November 1, 2015, was an important date in my career because it marked the culmination of a long struggle to see something through. The adventure began with a disastrously short tenure at The Denver Post, followed by years of almost aimless wandering through the Navajo Nation, trying to make images that mattered and often wondering if anybody would care.
Upon its completion, my Navajo powwow portrait project went a couple of rounds with a renowned magazine synonymous with photography. Editors told me that my timing was off – the magazine had published two Native American stories in the last three years – and gave other reasons for not accepting it.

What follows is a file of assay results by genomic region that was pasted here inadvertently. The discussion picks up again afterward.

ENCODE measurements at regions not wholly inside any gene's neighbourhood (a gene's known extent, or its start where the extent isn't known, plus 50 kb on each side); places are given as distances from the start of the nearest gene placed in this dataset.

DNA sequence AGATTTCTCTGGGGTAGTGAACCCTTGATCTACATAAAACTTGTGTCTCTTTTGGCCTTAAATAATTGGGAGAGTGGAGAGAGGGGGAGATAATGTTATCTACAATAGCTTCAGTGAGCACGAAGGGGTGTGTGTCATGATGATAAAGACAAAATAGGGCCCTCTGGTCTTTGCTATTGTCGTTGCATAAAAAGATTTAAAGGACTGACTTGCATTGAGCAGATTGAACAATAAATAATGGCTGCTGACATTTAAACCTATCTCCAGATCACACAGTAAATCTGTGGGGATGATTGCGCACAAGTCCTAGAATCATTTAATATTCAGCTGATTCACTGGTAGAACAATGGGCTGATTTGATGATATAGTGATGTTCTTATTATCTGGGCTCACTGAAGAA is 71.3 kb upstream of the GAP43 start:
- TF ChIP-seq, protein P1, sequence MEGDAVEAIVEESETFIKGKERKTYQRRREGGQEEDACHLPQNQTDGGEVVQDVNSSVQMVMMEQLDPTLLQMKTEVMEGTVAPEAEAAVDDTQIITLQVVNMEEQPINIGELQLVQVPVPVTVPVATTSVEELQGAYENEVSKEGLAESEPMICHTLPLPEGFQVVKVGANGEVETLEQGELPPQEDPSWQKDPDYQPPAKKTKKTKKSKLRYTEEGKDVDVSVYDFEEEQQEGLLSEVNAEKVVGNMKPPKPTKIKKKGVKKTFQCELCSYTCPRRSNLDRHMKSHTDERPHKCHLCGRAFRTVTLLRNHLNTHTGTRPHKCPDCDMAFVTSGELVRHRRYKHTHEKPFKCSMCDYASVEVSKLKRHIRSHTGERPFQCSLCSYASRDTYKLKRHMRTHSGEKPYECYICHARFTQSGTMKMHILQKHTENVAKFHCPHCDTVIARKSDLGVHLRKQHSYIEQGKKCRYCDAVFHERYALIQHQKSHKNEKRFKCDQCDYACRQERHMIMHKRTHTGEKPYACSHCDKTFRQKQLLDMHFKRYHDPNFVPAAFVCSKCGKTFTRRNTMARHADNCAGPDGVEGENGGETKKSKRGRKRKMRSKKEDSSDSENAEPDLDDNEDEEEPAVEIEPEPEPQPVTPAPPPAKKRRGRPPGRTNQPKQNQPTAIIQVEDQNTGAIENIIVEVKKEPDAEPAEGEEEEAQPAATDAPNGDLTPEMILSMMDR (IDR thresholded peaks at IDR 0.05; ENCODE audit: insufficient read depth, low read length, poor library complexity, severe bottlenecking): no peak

Disheartened, I thought maybe nobody did care – after all, Native Americans account for less than 2 percent of the U.S. population.
But last November, Native Peoples magazine ran my project as a two-part cover story that included a 3,400-word feature, photographs and multimedia pieces. The publication of my work essentially closed this complicated chapter of my life.
Because of my experience with that project, writing now accounts for more than half of my income and gives me freedoms that few photographers enjoy. I’m happy I didn’t listen to the naysayers. I’m proud I saw this project through because, although it was the most difficult time of my life, it was also by far the best. The pictures aren’t bad, either.
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